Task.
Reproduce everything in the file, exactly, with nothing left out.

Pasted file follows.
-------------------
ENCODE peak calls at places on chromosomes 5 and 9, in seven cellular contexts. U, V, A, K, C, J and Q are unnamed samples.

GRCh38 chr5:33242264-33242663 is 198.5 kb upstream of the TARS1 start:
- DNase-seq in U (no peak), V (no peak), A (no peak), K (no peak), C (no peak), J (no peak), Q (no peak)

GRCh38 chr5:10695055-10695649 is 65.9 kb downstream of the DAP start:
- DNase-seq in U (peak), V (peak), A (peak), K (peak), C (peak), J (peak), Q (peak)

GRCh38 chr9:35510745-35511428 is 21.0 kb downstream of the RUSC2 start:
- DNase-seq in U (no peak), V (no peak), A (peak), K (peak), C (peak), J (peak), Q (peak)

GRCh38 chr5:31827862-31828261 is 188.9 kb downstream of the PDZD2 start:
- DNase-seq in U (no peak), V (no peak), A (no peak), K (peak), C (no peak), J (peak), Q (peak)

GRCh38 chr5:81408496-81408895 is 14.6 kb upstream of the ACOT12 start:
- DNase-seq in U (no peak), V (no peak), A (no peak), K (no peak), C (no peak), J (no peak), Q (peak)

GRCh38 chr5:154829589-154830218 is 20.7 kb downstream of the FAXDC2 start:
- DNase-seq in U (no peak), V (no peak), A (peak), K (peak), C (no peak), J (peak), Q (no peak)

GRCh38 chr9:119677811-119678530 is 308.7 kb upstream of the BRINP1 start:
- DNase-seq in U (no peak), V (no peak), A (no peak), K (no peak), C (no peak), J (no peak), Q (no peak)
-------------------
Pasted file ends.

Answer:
ENCODE peak calls at places on chromosomes 5 and 9, in seven cellular contexts. U, V, A, K, C, J and Q are unnamed samples.

GRCh38 chr5:33242264-33242663 is 198.5 kb upstream of the TARS1 start:
- DNase-seq in U (no peak), V (no peak), A (no peak), K (no peak), C (no peak), J (no peak), Q (no peak)

GRCh38 chr5:10695055-10695649 is 65.9 kb downstream of the DAP start:
- DNase-seq in U (peak), V (peak), A (peak), K (peak), C (peak), J (peak), Q (peak)

GRCh38 chr9:35510745-35511428 is 21.0 kb downstream of the RUSC2 start:
- DNase-seq in U (no peak), V (no peak), A (peak), K (peak), C (peak), J (peak), Q (peak)

GRCh38 chr5:31827862-31828261 is 188.9 kb downstream of the PDZD2 start:
- DNase-seq in U (no peak), V (no peak), A (no peak), K (peak), C (no peak), J (peak), Q (peak)

GRCh38 chr5:81408496-81408895 is 14.6 kb upstream of the ACOT12 start:
- DNase-seq in U (no peak), V (no peak), A (no peak), K (no peak), C (no peak), J (no peak), Q (peak)

GRCh38 chr5:154829589-154830218 is 20.7 kb downstream of the FAXDC2 start:
- DNase-seq in U (no peak), V (no peak), A (peak), K (peak), C (no peak), J (peak), Q (no peak)

GRCh38 chr9:119677811-119678530 is 308.7 kb upstream of the BRINP1 start:
- DNase-seq in U (no peak), V (no peak), A (no peak), K (no peak), C (no peak), J (no peak), Q (no peak)